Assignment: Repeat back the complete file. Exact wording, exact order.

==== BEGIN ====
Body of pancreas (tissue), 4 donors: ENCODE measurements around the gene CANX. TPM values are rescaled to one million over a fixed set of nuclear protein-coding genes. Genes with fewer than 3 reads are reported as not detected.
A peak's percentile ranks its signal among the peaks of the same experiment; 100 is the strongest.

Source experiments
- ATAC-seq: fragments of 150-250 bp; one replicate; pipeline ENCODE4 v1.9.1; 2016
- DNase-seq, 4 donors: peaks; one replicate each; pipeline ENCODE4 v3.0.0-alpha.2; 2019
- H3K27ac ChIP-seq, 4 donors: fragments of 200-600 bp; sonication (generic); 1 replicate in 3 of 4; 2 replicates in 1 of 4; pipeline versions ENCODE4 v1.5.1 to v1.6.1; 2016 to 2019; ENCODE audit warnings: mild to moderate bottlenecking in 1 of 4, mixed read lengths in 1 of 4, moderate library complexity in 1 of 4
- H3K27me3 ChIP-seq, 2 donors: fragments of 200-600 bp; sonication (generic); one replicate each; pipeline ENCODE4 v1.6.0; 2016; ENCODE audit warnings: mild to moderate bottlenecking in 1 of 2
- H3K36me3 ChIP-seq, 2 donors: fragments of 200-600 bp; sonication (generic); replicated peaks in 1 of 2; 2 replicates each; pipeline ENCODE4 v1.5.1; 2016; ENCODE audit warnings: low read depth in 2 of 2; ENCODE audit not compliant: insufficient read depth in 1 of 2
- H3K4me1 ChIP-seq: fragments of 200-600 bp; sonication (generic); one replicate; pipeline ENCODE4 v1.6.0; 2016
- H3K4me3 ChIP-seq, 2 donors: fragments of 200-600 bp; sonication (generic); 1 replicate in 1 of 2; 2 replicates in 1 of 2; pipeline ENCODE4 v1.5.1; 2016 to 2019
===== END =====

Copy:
Body of pancreas (tissue), 4 donors: ENCODE measurements around the gene CANX. TPM values are rescaled to one million over a fixed set of nuclear protein-coding genes. Genes with fewer than 3 reads are reported as not detected.
A peak's percentile ranks its signal among the peaks of the same experiment; 100 is the strongest.

Source experiments
- ATAC-seq: fragments of 150-250 bp; one replicate; pipeline ENCODE4 v1.9.1; 2016
- DNase-seq, 4 donors: peaks; one replicate each; pipeline ENCODE4 v3.0.0-alpha.2; 2019
- H3K27ac ChIP-seq, 4 donors: fragments of 200-600 bp; sonication (generic); 1 replicate in 3 of 4; 2 replicates in 1 of 4; pipeline versions ENCODE4 v1.5.1 to v1.6.1; 2016 to 2019; ENCODE audit warnings: mild to moderate bottlenecking in 1 of 4, mixed read lengths in 1 of 4, moderate library complexity in 1 of 4
- H3K27me3 ChIP-seq, 2 donors: fragments of 200-600 bp; sonication (generic); one replicate each; pipeline ENCODE4 v1.6.0; 2016; ENCODE audit warnings: mild to moderate bottlenecking in 1 of 2
- H3K36me3 ChIP-seq, 2 donors: fragments of 200-600 bp; sonication (generic); replicated peaks in 1 of 2; 2 replicates each; pipeline ENCODE4 v1.5.1; 2016; ENCODE audit warnings: low read depth in 2 of 2; ENCODE audit not compliant: insufficient read depth in 1 of 2
- H3K4me1 ChIP-seq: fragments of 200-600 bp; sonication (generic); one replicate; pipeline ENCODE4 v1.6.0; 2016
- H3K4me3 ChIP-seq, 2 donors: fragments of 200-600 bp; sonication (generic); 1 replicate in 1 of 2; 2 replicates in 1 of 2; pipeline ENCODE4 v1.5.1; 2016 to 2019